Dolutegravir-based ART is safe and effective for pregnant women: first results from the VESTED trial

Polly Clayden, HIV i-Base

Dolutegravir (DTG)-based regimens safe and effective when started in pregnancy – according to findings presented at CROI 2020. [1]

IMPAACT 2010 or VESTED (Virologic Efficacy and Safety of Antiretroviral Therapy Combinations with TAF/TDF, EFV and DTG) is a phase 3, three arm, randomised, open-label trial comparing the safety and virologic efficacy of three ART regimens started by HIV positive women in pregnancy.

Pregnant women 14–28 weeks’ gestation and ART-naive (up to 14 days ART in current pregnancy allowed) from nine countries were randomised to receive: DTG + tenofovir alafenamide (TAF) + emtricitabine (FTC) vs DTG + tenofovir disoproxil fumarate (TDF) + FTC vs efavirenz  (EFV) + TDF + FTC.

Women are followed for 12–26 weeks up to delivery and mothers and infants for 50 weeks after delivery.

The study looked at whether treatment with DTG-based ART is non-inferior (-10% margin) to that with EFV (primary outcome viral load <200 copies/mL at delivery). It also assessed superiority after establishing non-inferiority.

Safety objectives included adverse pregnancy composite outcome (primary): preterm delivery (<37 weeks), small for gestational age (<10th centile), stillbirth or spontaneous abortion. The study also compared maternal and infant adverse events and neonatal death between arms.

Lameck Chinula showed data for 14 days follow up postpartum in women and 28 days postpartum neonates, at CROI 2020, on behalf of the VESTED investigators.

VESTED enrolled 643 women from Botswana, Brazil, India, South Africa, Tanzania, Thailand, Uganda, US and Zimbabwe. The majority (88%) of women were from African countries. Pregnancy outcomes were available for 640 and viral load results at delivery for 605 (94%).

At baseline women were a median of 26.6 years old, gestational age of 22 weeks, CD4 count 466 cells/mm3 and viral load 903 copies/mL. The majority (83%) received ART for a median of 6 days before entry, only 16% had viral load <50 copies/mL. Median antepartum follow up was 17.4 weeks.

Women in the DTG arms were significantly more likely to have viral load <200 copies/mL at delivery than women in the EFV arm:  97.5% vs 91%, risk difference 6.5% (95% CI 2.0 to 10.7), p=0.005. Women receiving DTG also had a shorter time to viral suppression, p<0.001.

Fewer women in the DTG + FTC + TAF arm (24.1%) had an adverse pregnancy outcome (composite) than in the DTG + FTC + TDF (32.9%) or EFV + FTC + TDF (32.7%) arms; pairwise comparison p=0.043 and p=0.047 respectively.

Preterm delivery was less frequent with DTG + FTC + TAF (5.8%) than DTG + FTC + TDF (9.4%) or EFV + FTC + TDF (12.1%, p=0.023). Small for gestational age was also less frequent with DTG + FTC + TAF (16.3%) than DTG + FTC + TDF (22.5%) or EFV + FTC + TDF (20.5%) – but none of the by arm comparisons reached statistical significance.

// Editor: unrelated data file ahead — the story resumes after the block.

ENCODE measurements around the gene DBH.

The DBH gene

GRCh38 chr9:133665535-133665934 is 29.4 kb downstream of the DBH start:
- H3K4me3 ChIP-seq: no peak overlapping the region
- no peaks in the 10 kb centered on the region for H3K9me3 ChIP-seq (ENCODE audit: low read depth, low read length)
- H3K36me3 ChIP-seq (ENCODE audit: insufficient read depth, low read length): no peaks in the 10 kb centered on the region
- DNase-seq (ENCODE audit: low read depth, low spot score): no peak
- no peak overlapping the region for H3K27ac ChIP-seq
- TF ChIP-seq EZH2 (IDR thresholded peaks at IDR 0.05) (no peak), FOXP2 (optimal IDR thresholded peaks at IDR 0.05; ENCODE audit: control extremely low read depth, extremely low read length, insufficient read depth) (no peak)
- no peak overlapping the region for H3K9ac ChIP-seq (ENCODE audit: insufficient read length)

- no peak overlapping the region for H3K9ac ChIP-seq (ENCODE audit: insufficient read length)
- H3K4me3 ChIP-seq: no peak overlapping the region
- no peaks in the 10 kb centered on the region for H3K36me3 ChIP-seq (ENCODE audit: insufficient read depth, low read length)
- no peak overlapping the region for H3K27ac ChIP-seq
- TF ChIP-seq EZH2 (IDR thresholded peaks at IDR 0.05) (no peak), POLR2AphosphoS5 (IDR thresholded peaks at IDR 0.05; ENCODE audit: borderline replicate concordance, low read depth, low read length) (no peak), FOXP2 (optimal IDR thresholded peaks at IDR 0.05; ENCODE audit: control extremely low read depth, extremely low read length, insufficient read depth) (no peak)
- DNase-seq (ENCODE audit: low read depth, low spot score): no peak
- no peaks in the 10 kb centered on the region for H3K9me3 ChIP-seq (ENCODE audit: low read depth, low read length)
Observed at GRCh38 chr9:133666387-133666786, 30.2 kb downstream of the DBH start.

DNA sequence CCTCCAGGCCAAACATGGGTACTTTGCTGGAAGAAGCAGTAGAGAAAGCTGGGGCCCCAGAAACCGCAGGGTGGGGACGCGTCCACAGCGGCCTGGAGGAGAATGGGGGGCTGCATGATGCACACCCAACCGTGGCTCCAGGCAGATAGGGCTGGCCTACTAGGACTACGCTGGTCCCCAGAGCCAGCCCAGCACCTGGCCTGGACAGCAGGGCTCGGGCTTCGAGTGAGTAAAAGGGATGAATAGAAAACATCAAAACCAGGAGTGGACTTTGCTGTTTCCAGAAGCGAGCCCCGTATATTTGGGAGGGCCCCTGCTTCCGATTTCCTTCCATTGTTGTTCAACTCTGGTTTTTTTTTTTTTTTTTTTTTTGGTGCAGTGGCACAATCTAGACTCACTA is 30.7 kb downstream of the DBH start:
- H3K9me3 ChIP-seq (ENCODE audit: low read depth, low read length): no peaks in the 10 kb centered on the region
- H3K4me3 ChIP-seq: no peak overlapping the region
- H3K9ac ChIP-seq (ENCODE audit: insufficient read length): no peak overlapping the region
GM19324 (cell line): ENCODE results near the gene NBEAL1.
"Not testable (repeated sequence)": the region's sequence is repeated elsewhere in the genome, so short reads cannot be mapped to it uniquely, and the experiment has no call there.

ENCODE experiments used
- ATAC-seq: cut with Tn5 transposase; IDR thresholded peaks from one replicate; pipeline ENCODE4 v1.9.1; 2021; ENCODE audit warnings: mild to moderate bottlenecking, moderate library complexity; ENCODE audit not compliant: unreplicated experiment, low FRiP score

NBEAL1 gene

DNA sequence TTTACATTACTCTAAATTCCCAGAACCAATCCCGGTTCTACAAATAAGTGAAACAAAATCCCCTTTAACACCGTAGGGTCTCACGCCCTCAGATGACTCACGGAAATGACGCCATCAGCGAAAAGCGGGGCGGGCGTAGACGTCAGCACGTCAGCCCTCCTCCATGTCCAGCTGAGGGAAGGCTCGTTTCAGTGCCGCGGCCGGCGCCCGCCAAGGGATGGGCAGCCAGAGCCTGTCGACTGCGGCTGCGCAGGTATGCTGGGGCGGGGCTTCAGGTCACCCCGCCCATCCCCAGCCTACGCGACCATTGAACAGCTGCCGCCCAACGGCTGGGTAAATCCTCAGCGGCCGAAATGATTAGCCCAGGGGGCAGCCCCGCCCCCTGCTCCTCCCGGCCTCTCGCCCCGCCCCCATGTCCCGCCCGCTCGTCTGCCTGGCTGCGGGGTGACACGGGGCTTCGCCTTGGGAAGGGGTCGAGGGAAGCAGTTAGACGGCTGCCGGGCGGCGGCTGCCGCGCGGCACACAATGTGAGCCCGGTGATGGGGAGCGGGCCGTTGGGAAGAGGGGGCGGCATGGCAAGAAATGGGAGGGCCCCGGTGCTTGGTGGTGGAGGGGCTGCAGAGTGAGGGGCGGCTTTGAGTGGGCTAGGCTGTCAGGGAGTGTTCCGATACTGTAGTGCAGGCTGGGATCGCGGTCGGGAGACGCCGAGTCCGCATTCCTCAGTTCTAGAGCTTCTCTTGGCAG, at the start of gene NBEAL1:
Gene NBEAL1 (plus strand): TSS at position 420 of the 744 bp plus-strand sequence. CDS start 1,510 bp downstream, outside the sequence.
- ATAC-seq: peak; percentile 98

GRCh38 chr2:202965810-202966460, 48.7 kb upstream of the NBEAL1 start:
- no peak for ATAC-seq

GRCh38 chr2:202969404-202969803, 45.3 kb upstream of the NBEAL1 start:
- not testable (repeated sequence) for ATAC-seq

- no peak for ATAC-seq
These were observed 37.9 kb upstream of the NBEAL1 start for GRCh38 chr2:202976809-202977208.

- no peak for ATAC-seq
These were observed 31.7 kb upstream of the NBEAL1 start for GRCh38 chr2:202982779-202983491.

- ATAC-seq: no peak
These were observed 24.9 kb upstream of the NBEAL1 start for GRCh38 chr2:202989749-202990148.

Stillbirth was more frequent with DTG + FTC + TAF (3.7%) and DTG + FTC + TDF (5.2%) than EFV + FTC + TDF (1.9%); all p>0.05 (post-hoc). But neonatal death was more frequent with EFV + FTC + TDF (4.8%) than DTG + FTC + TAF (1.0%) or DTG + FTC + TDF (1.5%,); p=0.019 and p=0.053 respectively .

Overall, 23.0% women and 17.0%  infants had one or more grade >3 AE; all p>0.05.

Two infants were diagnosed with HIV at <14 days, one in each of the DTG arms. Maternal delivery viral loads were 58,590 and <40 copies/mL.

Maternal weight gain was significantly higher in the DTG + FTC + TAF arm than the DTG + FTC  + TDF arm (p=0.011) or the EFV arm (p<0.001). But this was no greater than the recommended Institute of Medicine weight gain in second/third trimesters (0.42kg/week).

The investigators concluded that all three study regimens led to high rates of viral suppression and DTG-containing regimens had superior virologic efficacy at delivery compared with EFV.

DTG + FTC + TAF was associated with significantly fewer adverse pregnancy outcomes (driven by lower rates of preterm delivery and small for gestational age) and fewer neonatal deaths than EFV + FTC + TDF.

They concluded that these results affirm WHO recommendations to use DTG-based ART in all populations, including pregnant women. They note that TAF might be preferable to TDF in pregnancy.   


VESTED is a key ART optimisation study. So these first results from an excellent randomised controlled trial, conducted in a population that will receive WHO-recommended first-line ART, have been greatly anticipated.

The DolPHIN 2 study also showed good virological suppression with DTG-based ART among women starting treatment in pregnancy (late pregnancy – from 28 weeks’ gestation). [2] There were also more still births in this study in the DTG arm. But these were judged not related or unlikely to be related to ART.

The suggestion that TAF might be preferable to TDF in pregnancy needs to be carefully considered against the emerging data showing greater risk of weight gain – also shown in VESTED – with TAF and DTG containing ART. This seems to be more likely among black African women.


  1. Chinula L et al. Safety and efficacy of DTG vs EFV and TDF vs TAF in pregnancy: IMPAACT 2010 trial. Oral abstract 130LB. (abstract) (webcast)
  2. Clayden P. Dolutegravir suppresses viral load faster than efavirenz in late pregnancy: results from DolPHIN-2. HTB. 12 March 2019.

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